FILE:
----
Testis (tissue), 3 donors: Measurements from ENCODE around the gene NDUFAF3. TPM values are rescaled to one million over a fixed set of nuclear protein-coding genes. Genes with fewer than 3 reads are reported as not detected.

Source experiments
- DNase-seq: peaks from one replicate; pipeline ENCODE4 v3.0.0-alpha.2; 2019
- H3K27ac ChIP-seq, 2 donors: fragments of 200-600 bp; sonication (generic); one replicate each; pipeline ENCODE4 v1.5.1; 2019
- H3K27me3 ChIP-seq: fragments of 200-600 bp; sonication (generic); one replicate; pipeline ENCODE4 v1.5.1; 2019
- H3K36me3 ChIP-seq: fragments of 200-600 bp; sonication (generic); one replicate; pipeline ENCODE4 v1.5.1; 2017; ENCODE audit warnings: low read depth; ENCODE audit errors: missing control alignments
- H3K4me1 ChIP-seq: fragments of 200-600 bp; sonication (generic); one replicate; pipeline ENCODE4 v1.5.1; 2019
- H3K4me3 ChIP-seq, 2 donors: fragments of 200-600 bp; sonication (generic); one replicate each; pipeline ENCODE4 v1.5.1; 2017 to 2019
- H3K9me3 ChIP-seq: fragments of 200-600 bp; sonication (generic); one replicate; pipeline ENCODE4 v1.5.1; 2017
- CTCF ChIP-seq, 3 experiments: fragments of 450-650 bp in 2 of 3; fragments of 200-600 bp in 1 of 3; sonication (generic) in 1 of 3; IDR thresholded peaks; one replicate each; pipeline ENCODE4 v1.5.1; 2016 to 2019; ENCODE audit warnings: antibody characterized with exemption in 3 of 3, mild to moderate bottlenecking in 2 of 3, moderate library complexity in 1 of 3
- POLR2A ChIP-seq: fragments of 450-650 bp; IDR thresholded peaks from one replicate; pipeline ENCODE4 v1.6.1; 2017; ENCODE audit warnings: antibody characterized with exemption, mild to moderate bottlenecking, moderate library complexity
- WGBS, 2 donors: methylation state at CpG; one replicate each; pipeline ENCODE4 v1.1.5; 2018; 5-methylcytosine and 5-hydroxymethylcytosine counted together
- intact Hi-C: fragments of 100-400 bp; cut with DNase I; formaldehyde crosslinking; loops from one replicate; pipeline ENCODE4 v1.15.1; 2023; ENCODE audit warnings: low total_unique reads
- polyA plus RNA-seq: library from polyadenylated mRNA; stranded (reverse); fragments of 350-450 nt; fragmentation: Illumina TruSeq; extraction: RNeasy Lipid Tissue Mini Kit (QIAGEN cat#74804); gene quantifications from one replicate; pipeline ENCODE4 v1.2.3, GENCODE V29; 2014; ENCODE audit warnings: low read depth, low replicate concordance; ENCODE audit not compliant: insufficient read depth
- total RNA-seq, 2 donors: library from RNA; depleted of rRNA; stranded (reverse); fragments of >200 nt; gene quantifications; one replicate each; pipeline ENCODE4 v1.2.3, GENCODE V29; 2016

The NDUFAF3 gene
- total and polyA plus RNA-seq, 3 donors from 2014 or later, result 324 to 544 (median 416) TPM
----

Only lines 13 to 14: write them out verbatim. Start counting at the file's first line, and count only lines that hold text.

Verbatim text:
- intact Hi-C: fragments of 100-400 bp; cut with DNase I; formaldehyde crosslinking; loops from one replicate; pipeline ENCODE4 v1.15.1; 2023; ENCODE audit warnings: low total_unique reads
- polyA plus RNA-seq: library from polyadenylated mRNA; stranded (reverse); fragments of 350-450 nt; fragmentation: Illumina TruSeq; extraction: RNeasy Lipid Tissue Mini Kit (QIAGEN cat#74804); gene quantifications from one replicate; pipeline ENCODE4 v1.2.3, GENCODE V29; 2014; ENCODE audit warnings: low read depth, low replicate concordance; ENCODE audit not compliant: insufficient read depth